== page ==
Why the student with disabilities sitting next to your child may improve his or her education.
If your child is in special education, you'll want to learn about the Individuals with Disabilities Education Act (IDEA) - past, present, and future!
A new book from special ed law firm Wrightslaw answers all of your IEP questions.
Could the design of your child's homework area hold the key to success?
Learn about goals and objectives (or benchmarks), which are the core of your child's IEP.
How to avoid lawyers and still get what your child needs out of special education.
Read about new federal teacher qualification requirements and their effect on your child's education.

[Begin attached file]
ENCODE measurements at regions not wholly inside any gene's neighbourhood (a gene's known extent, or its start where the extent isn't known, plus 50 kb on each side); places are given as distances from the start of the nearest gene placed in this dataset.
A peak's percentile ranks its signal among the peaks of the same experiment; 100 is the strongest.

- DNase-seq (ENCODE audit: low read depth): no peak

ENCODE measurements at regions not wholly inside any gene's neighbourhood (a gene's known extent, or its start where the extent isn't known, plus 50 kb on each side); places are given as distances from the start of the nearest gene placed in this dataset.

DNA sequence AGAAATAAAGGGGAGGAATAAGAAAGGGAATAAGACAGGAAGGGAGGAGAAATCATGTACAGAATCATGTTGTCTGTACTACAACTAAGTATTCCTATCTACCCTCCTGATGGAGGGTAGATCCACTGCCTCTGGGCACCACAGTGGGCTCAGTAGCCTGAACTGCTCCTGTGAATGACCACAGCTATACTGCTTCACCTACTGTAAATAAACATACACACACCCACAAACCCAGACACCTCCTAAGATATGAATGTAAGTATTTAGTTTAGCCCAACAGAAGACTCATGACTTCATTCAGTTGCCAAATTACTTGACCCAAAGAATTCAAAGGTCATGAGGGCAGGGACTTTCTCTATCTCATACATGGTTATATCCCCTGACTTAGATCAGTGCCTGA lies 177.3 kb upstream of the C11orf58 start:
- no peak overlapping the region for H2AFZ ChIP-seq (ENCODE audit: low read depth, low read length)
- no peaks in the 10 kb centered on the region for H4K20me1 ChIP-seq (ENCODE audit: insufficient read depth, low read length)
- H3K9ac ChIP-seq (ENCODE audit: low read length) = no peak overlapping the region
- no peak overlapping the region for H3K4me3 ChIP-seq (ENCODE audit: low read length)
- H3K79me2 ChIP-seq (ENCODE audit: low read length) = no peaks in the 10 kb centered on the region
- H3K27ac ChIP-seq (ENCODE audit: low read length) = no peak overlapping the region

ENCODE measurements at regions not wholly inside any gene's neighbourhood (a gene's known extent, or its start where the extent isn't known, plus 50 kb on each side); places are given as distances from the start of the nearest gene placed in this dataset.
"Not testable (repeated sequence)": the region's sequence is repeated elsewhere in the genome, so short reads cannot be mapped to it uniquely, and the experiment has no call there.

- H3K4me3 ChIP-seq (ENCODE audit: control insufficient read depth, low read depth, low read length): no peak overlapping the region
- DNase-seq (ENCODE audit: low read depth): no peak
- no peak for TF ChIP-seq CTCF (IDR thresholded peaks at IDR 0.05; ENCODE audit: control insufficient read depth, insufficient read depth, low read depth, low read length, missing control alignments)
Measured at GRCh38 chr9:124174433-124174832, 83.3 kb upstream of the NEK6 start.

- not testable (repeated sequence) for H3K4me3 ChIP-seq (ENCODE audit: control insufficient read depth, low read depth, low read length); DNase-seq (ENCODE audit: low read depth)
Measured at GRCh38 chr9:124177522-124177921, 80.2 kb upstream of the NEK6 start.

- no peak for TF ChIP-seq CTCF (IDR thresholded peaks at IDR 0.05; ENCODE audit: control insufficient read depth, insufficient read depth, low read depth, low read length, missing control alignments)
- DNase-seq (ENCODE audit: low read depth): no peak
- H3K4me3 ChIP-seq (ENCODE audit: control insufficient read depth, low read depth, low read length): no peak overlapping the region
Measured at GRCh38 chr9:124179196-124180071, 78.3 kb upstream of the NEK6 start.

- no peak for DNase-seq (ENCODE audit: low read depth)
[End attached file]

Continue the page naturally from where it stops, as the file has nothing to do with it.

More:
The National Assessment of Educational Progress (NAEP) is the only nationally representative and continuing assessment of students' knowledge and performance in certain subject areas. Results include achievement data for populations of students (e.g., 4th graders) and groups within those populations (including students with disabilities).
Discipline and the IEP: the rules may not be what you think
You've heard other parents talk about a Section 504 Plan, but what is it? Could this civil rights protection apply to your child?